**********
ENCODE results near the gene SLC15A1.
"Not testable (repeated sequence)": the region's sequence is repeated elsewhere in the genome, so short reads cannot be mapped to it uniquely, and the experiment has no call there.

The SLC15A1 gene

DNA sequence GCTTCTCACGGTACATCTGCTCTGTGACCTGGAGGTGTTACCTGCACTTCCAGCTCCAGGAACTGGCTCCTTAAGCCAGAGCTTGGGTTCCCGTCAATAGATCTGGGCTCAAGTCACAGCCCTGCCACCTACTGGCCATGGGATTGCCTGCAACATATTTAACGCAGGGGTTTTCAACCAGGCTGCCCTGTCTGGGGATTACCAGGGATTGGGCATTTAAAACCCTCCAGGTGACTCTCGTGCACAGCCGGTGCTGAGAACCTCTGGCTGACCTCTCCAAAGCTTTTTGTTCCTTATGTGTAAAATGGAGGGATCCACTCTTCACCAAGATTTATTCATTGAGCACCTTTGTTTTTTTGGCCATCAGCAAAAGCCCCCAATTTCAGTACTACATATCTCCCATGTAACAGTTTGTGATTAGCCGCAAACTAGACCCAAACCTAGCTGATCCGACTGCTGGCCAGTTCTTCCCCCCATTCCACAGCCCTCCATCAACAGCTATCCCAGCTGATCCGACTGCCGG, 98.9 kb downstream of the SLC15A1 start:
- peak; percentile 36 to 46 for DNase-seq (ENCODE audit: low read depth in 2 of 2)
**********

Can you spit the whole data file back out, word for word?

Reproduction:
ENCODE results near the gene SLC15A1.
"Not testable (repeated sequence)": the region's sequence is repeated elsewhere in the genome, so short reads cannot be mapped to it uniquely, and the experiment has no call there.

The SLC15A1 gene

DNA sequence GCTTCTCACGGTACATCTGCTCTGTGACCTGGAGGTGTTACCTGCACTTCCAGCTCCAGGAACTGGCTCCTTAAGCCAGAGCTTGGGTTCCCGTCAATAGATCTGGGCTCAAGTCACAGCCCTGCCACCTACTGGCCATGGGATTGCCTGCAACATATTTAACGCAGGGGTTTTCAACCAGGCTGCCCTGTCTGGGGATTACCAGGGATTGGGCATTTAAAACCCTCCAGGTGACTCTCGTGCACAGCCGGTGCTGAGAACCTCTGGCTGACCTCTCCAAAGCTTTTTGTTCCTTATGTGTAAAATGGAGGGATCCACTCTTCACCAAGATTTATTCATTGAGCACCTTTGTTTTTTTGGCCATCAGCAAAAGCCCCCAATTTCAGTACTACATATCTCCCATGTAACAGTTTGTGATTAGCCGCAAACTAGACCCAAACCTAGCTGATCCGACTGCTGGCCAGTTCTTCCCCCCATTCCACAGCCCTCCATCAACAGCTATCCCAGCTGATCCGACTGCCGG, 98.9 kb downstream of the SLC15A1 start:
- peak; percentile 36 to 46 for DNase-seq (ENCODE audit: low read depth in 2 of 2)